The intelligent American of today may know a great deal about his history, but the chances are that he feels none too secure about the Founding Fathers and the framing and ratification of the Federal Constitution. He is no longer certain what the “enlightened” version of that story is, or even whether there is one. This is because, in the century and three quarters since the Constitution was written, our best thinking on that subject has gone through two dramatically different phases and at this moment is about to enter a third.
As well as a continuation of my earlier thoughts on elites, this post is a tribute to a classic article: Stanley Elkins and Eric McKitrick’s “The Founding Fathers: Young Men of the Revolution,” in the Political Science Quarterly 76, no. 2 (June 1961). When I opened the article to reread it in order to write this post, I was struck by the vigour and assurance of that opening paragraph. It’s writing that hasn’t dated so much as aged, beautifully.
The article is best considered, in terms of influence, as a prelude to Elkins’ and McKitrick’s big book, The Age of Federalism (OUP, 1993). But as someone with more interest in the 1780s than the 1790s, it’s the article I want to reflect on here. And I don’t actually want to focus on their historiographical “phases” or even the idea of an “enlightened” version of the story, so much as the particular interpretative point that all that leads up to. What I like about “Young Men of the Revolution” is its attempt to take subjectivity seriously as a historical force, in all the different problematic ways that implies—the subjectivity of groups as well as individuals, history as contingent moments as well as epochs. In short, I think it’s an effort to see the “founders” as they saw themselves.
“The Republic is now very old, as republics go. But it was young once,” write Elkins & McKitrick, “and so were its founders”—and “with youth goes energy.” The first half of the essay is devoted to historiographical critique, especially of Charles Beard and his own economically-minded critics. But the authors are interested in something which, for them, is quite different to “class.” What they want to know is, “How do we account for the dedication, the force and éclat, of the Federalist leadership? When all is said and done, we do not exactly refer to the ‘interests’ of a James Madison. We wonder, instead, about the terms in which he conceives of personal fulfillment, which is not at all the same. What animates him?” The answers they give go back to their basic act of refocusing: “youth” and “energy” animates Madison, and his friends.
It’s this apparent turn away from the concept of “class” and its attendant inequalities and social realities, and towards an alternative explanation of group motivation, that led to the essay’s adoption into the corpus of what William Hogeland calls the “Adairite” intellectual history approach to the founding. I think I first came across it in a footnote to John P. Roche’s equally classic article, “The Founding Fathers: A Reform Caucus in Action,” American Political Science Review 55, no. 4 (1961), which I got to via Gordon Wood; I’m fairly sure it appears in Douglass Adair’s own “Fame and the Founding Fathers,” too. But in so many ways, none of this scholarship is a turn away from class at all—it only thinks it is.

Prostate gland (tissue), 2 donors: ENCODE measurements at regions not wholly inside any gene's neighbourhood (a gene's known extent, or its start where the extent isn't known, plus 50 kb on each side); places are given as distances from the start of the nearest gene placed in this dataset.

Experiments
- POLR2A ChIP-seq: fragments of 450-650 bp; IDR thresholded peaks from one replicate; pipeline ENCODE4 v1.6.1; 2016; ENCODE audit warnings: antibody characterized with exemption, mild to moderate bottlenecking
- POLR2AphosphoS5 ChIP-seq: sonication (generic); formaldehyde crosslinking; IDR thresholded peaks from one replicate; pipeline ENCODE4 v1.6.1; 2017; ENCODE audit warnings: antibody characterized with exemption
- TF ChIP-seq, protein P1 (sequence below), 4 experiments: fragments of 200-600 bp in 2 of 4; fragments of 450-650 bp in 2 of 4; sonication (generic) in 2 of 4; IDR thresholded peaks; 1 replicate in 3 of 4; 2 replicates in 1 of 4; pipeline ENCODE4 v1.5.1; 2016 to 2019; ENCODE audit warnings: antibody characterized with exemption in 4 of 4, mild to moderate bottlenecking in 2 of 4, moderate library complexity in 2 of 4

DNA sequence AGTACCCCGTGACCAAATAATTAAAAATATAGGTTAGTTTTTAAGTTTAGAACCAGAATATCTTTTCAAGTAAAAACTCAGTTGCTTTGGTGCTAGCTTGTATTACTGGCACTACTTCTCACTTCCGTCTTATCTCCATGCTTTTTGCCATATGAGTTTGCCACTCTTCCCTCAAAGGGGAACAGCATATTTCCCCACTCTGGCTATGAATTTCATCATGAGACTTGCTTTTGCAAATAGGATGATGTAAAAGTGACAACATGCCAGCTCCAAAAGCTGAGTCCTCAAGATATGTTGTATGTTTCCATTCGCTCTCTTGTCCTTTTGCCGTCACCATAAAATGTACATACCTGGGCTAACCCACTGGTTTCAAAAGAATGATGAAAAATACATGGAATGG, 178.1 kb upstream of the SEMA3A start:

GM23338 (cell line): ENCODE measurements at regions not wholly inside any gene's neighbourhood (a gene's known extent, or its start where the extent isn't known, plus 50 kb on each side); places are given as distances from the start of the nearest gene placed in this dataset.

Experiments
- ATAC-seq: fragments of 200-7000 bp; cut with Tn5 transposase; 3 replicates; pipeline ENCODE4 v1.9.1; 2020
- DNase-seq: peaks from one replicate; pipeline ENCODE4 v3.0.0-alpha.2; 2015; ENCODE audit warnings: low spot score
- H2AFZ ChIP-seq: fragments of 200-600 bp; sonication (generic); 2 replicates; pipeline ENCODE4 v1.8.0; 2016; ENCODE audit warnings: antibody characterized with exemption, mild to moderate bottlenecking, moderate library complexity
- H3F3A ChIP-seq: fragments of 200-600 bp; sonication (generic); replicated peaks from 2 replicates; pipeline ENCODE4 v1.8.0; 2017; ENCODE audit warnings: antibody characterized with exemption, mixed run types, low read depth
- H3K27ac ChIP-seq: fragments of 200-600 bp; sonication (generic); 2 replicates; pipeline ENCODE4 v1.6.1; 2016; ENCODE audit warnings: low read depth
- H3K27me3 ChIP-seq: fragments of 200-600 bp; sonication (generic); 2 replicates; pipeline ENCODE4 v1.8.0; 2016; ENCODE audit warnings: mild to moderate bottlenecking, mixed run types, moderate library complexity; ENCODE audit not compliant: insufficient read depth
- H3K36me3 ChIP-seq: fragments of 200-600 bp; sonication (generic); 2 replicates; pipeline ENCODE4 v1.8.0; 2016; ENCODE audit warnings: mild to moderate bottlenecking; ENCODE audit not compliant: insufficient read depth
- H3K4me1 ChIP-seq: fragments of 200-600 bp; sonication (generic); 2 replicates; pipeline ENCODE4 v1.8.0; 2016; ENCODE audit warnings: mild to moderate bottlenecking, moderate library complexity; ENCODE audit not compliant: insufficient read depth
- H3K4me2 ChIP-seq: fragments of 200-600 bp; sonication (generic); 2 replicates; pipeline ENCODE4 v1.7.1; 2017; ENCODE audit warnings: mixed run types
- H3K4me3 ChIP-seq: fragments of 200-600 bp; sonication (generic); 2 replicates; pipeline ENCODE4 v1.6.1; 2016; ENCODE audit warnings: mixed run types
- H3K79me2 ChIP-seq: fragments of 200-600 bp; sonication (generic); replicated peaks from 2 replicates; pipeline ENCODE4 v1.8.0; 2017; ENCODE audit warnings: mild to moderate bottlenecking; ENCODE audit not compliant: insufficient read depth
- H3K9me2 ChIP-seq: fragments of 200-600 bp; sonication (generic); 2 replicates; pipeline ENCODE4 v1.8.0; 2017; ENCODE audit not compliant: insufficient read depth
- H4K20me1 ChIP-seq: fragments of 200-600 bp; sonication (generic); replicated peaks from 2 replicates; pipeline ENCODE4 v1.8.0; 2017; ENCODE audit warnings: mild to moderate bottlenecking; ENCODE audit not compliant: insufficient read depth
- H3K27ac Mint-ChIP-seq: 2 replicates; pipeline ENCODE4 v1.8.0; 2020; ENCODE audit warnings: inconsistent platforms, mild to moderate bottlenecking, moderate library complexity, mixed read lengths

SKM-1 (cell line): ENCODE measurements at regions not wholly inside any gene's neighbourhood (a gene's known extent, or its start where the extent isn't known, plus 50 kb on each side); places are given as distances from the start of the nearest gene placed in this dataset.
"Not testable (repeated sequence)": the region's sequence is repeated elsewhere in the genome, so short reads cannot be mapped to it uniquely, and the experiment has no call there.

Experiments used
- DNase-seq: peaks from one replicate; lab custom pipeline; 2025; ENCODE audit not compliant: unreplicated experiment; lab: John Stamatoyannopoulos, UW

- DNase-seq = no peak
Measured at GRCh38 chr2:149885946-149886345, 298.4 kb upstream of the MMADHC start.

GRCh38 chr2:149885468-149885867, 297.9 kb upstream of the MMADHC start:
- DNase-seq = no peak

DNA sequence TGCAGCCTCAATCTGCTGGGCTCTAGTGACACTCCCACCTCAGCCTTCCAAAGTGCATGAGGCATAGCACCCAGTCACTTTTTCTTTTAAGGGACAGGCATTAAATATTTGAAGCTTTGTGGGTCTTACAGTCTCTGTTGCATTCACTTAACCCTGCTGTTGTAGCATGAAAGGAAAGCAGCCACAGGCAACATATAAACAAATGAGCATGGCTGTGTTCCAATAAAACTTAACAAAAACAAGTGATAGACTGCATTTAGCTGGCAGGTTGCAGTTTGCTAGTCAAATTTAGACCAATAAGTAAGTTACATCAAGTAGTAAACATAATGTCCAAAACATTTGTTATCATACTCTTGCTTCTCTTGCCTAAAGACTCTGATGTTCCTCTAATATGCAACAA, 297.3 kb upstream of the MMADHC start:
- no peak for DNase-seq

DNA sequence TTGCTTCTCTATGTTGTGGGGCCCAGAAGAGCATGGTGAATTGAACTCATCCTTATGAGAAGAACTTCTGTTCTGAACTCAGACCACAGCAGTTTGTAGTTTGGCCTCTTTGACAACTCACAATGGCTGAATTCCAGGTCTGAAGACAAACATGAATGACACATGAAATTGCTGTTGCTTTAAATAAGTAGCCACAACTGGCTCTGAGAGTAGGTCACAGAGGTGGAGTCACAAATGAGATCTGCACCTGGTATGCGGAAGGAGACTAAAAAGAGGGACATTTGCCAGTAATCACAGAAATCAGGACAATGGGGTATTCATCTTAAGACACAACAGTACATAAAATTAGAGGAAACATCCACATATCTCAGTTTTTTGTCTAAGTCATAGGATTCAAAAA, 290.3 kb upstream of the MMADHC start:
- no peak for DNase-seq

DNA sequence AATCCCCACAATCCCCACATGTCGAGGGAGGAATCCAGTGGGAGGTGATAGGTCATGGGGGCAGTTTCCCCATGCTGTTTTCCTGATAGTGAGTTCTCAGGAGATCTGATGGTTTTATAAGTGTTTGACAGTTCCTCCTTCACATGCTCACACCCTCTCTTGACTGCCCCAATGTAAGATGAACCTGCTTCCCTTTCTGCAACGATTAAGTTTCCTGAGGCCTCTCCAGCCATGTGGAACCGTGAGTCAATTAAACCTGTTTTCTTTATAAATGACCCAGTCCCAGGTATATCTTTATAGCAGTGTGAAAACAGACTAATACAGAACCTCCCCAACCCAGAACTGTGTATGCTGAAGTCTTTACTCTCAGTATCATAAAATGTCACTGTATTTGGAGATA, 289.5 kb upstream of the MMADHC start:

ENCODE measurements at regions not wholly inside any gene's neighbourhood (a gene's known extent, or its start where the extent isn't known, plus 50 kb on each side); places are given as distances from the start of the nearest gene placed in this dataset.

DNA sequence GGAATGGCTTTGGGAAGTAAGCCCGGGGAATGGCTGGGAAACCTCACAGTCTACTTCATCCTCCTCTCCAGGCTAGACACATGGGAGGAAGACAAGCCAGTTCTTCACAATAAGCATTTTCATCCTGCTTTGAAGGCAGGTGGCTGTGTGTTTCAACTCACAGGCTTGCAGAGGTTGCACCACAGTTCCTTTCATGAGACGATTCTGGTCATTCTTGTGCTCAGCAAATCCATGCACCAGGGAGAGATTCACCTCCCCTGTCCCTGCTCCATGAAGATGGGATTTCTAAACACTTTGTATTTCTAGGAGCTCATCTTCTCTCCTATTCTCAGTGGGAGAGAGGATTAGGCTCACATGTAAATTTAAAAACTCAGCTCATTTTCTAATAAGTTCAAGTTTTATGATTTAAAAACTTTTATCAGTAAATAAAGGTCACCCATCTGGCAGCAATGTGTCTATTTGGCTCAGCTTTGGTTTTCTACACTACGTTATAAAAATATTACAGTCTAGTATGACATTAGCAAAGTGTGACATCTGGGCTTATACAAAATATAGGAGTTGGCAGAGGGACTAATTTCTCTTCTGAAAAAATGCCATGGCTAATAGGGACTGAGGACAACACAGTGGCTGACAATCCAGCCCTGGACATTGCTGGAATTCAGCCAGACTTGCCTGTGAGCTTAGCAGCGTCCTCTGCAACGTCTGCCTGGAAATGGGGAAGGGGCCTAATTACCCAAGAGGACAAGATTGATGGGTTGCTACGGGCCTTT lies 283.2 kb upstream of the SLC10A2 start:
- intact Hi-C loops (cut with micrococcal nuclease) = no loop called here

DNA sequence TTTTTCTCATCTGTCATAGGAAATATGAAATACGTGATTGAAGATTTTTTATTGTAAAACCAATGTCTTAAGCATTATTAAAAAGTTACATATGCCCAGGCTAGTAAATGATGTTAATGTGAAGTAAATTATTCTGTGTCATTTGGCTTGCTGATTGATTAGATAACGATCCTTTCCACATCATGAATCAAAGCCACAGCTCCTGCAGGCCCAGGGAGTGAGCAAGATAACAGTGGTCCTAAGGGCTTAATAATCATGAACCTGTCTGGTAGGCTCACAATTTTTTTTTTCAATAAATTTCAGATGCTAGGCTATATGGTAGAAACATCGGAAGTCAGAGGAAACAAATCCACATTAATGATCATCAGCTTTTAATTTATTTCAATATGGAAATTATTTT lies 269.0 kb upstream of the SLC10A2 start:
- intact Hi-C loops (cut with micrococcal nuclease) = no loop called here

A certain experience of youthfulness and energy, the experience captured by Elkins and McKitrick (in their own writing as well as in their analysis—”and at this moment is about to enter a third“!), is an experience structured by all three of those words the National Association of Scholars so dreads: race, gender, and class. It’s absolutely vital to Elkins & McKitrick’s account that the people they’re talking about are privileged, white men. They are also young, but their youth is of a particular kind, a kind that wields power.
Class, gender, and race—and youth, too—are forces that cross boundaries. Even, sometimes, the boundary between warring factions, warring countries. For now, I want to offer just one exhibit in support of these ideas: the attitude of the Young Men of the Revolution to the execution of Major John André. The thirty-year-old British spymaster, captured behind patriot lines arranging the bungled surrender of West Point by Benedict Arnold, is a strange and interesting figure in the American Revolutionary mind. Far from despising André as a spy and an enemy, Alexander Hamilton and his fellow young officers felt the utmost sympathy and respect for him. As Hamilton wrote to his fiancée, the exceedingly well-born Elizabeth Schuyler,
It was proposed to me to suggest to him the idea of an exchange for Arnold; but I knew I should have forfeited his honor by doing it, and therefore declined it. As a man of honor he could not but reject it; and I would not for the world have proposed to him a thing which must have placed me in the unamiable light of supposing him capable of meanness, or of not feeling myself the impropriety of the measure. I confess to you, I had the weakness to value the esteem of a dying man, because I reverenced his merit.
Andrew Trees identifies the tie that binds Hamilton to his captive as “an ideal linked to being a gentleman and an ideal that was ﬁrmly British in origin and character.” It is a sympathy born out of self-fashioning and self-understanding, generated by gender, race, and class, and fully capable of acting as a historical force, just as it stopped Hamilton from suggesting the proposed trade. It helps set the “terms” of “personal fulfillment” for a Hamilton, a Madison. When we study such sympathies, such forces, we are also studying the structures from which they spring. It’s only in that context that we can then try to understand the impact they had in their turn on history, on the world.